Why the Defence of “Mistake of Fact” in Rape Cases Matters

Criminal Defence Lawyer Brisbane - Why the Defence of “Mistake of Fact” in Rape Cases Matters

“That it is better 100 guilty Persons should escape than that one innocent Person should suffer, is a Maxim that has been long and generally approved” – Benjamin Franklin.

Recently, certain commentators have called to abolish the defence of ‘mistake of fact’ in rape cases. Some advocates for reform have written extensively on the subject but in doing so have misstated how the defence is established and mischaracterised its application in the case law.

The Queensland Criminal code states that “Consent means consent freely and voluntarily given by a person with cognitive capacity to give consent” (Section 348(1)).

The Code also provides a defence of mistake of fact where “a person who does or omits to do an act under an honest and reasonable, but mistaken, belief in the existence of any state of things” (s. 24).

Importantly, an honest belief must be a belief that is genuinely held and a reasonable belief is one that a person holds that, in the particular circumstances, is reasonable.

Bri Lee, author of consentlawinqld.com states that reform is needed as the law as it currently stands allows ‘calculated, predatory offenders, as well as reckless and opportunistic ones’ to use the defence to ‘evade responsibility.’

When a defendant contests a charge of rape at trial, if the defence of mistake of fact is raised, the reasonableness of the defendant’s belief is to be considered and determined by the jury – 12 members of the public.

It is difficult to imagine circumstances where the defendant’s behaviour was reckless AND reasonable.

The defence is a ‘loop-hole to escape liability.’ It is also incorrect to say that it is irrelevant as to whether consent is given, so long as a person thinks they have consent. The law clearly states the belief as to consent must be genuine and reasonable and those questions are, again, to be determined by a jury, not lawyers or judges.

The state of these laws in Queensland, or anywhere else, is imperfect. We as society live with many grey areas that are subjective and cannot simply be governed or assessed as ‘black or white’ scenarios. This is exactly why our justice system utilises juries, made up of ordinary citizens, to apply common sense and logic to situations. Of course, juries are obligated to make decisions within the bounds of the laws, however issues such as ‘reasonableness’ or ‘genuine belief’ are to be interpreted and applied as they would ordinarily be in any scenario.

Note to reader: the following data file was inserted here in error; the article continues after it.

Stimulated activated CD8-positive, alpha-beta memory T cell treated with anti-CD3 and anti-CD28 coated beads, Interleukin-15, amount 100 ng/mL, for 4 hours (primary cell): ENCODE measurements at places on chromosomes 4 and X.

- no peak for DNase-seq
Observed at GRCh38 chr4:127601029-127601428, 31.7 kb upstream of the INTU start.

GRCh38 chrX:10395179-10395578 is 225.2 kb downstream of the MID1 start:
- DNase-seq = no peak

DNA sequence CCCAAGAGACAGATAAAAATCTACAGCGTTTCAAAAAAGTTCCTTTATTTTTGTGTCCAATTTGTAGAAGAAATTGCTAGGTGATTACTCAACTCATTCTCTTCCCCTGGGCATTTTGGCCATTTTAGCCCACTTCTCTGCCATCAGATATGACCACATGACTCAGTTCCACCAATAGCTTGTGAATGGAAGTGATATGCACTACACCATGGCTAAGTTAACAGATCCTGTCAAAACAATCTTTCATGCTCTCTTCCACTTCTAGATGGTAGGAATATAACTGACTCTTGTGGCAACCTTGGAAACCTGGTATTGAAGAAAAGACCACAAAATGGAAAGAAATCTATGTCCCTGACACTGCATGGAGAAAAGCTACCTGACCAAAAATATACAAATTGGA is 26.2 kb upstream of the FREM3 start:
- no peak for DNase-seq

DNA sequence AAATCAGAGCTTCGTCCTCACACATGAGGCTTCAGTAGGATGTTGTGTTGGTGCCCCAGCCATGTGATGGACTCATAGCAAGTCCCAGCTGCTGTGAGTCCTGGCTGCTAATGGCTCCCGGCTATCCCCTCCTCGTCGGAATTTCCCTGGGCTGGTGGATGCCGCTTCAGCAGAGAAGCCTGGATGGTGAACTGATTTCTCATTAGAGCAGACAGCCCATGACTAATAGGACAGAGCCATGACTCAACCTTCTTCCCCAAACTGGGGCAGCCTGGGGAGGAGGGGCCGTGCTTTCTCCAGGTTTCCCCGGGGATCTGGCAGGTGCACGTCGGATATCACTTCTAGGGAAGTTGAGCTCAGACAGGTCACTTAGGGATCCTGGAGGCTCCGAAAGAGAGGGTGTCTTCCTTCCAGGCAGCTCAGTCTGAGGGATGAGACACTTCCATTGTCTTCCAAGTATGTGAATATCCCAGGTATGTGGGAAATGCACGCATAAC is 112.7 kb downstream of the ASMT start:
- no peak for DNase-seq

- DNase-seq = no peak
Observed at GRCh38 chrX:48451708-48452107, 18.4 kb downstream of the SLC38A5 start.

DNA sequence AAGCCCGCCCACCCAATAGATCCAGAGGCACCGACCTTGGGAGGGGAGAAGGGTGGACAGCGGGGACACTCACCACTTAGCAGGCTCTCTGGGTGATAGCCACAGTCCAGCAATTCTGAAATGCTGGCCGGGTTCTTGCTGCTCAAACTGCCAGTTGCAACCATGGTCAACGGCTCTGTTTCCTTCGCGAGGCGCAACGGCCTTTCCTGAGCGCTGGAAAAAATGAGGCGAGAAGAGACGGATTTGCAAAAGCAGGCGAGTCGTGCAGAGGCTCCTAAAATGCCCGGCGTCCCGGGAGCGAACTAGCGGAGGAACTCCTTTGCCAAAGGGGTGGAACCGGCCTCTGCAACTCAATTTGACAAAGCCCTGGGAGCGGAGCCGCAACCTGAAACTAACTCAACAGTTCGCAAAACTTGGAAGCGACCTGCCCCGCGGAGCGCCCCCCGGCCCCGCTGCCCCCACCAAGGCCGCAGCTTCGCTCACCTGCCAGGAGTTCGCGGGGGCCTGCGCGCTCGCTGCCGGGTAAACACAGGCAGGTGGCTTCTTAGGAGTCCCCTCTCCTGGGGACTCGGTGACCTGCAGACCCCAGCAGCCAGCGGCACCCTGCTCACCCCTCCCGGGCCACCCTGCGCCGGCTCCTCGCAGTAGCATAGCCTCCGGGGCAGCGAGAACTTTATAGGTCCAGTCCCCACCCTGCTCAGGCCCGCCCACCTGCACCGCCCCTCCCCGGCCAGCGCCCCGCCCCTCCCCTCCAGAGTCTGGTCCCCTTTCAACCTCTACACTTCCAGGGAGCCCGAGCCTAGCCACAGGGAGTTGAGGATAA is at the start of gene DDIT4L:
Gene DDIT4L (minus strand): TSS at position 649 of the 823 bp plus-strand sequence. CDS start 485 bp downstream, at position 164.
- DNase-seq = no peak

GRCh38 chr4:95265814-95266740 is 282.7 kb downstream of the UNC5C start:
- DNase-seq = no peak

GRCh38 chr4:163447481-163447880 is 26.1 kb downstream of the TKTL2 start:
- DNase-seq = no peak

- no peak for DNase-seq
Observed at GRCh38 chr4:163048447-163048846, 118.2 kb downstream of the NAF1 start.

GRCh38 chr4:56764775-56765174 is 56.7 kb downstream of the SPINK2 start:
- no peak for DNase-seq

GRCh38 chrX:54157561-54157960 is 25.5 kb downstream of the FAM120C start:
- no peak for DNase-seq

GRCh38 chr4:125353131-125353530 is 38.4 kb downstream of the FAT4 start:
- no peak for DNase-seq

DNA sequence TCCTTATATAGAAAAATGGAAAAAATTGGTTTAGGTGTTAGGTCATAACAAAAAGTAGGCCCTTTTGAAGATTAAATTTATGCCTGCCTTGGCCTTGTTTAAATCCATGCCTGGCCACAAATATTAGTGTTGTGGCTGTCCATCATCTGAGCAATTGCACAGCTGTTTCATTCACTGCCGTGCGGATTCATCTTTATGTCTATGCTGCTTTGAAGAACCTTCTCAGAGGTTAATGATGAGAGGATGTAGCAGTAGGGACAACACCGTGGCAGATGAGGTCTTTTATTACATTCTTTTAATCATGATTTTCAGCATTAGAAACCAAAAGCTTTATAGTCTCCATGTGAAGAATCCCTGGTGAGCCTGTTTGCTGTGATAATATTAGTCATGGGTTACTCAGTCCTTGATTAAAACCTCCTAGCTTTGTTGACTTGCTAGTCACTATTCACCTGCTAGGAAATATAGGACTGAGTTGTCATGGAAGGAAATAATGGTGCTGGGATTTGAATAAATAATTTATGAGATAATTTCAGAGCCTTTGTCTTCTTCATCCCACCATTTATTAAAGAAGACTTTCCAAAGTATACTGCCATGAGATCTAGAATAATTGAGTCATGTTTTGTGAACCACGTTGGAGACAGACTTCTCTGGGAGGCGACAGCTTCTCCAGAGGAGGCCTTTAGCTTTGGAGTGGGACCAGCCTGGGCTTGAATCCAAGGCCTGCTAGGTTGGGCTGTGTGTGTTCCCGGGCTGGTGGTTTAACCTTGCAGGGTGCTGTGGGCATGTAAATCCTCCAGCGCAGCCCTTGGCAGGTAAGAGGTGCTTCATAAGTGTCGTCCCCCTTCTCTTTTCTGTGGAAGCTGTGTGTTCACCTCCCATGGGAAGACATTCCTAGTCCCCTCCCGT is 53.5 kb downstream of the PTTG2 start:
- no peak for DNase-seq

It is suggested the law allows a person greater leniency for their actions/decision if they were intoxicated at the relevant time. Again, this is incorrect. The case of Hopper illustrates this point by the comment of the court that, “a mistaken belief that is induced by intoxication is not one that can be considered ‘reasonable’ as distinct from honest” and “if the appellant’s belief that the complainant was consenting was not capable of being considered ‘reasonable’, then it could not affect the verdict in the case.”

In summary, whilst a person’s level of intoxication may affect how ‘genuinely’ or how ‘honestly’ they believe in a certain state of affairs, but it simply does not affect the reasonableness of that belief.

Calls for reform in this area give insufficient consideration to the role of the jury in applying the defence.

Our laws quite appropriately provide for defences which, if successful, require that a jury be satisfied to the requisite standard. To that end, we have summarised below some of the cases identified in the articles and the relevant website, to provide a more comprehensive and accurate reflection of the state of those cases:


  • A 13-year-old complained of having been raped on four occasions by a family friend;
  • Her version of events suggested the rapes were forceful and without consent, despite admitting only resisting on one occasion;
  • The defendants’ versions were starkly different in relation to the events, in that he stated there was no sexual contact between them;
  • The jury found the defendant guilty of rape x 1 and unlawful carnal knowledge x 2;
  • The only reasonable explanation for the jury’s verdicts are that they did not believe the defendants story and somewhat accepted the complainants version;
  • Obviously, the jury were satisfied that in all the circumstances, a reasonable person would have believed the girl was consenting;
  • The Court of Appeal ruled that the conviction for rape was inherently inconsistent with the two convictions for carnal knowledge. Therefore, the conviction for rape was substituted with a third conviction for carnal knowledge;
  • Significant discussion was conducted about whether to order a re-trial due to the inappropriate behaviour of the Judges associate during the trial.


  • Solomon convicted of rape after trial;
  • Solomon and complainant’s versions of what occurred varied considerably;
  • Complainant claimed she woke up to Solomon raping her;
  • Solomon claimed they engage in consensual sex after spending the night together, drinking, consuming marijuana and flirting;
  • Solomon detailed many, inherently consensual, sexual acts that preceded consensual intercourse;
  • Jury obviously preferred complainant’s version and convicted Solomon of rape;
  • Appeal granted and re-trial ordered because jury were not made aware of ‘mistake of fact’ defence – which would have allowed the jury an alternative consideration, that being the genuine and reasonable belief of Solomon;
  • At trial, jury effectively only had a choice of who’s version to believe;
  • Solomon’s intoxication would only be relevant to his ‘belief’, not ‘reasonableness’.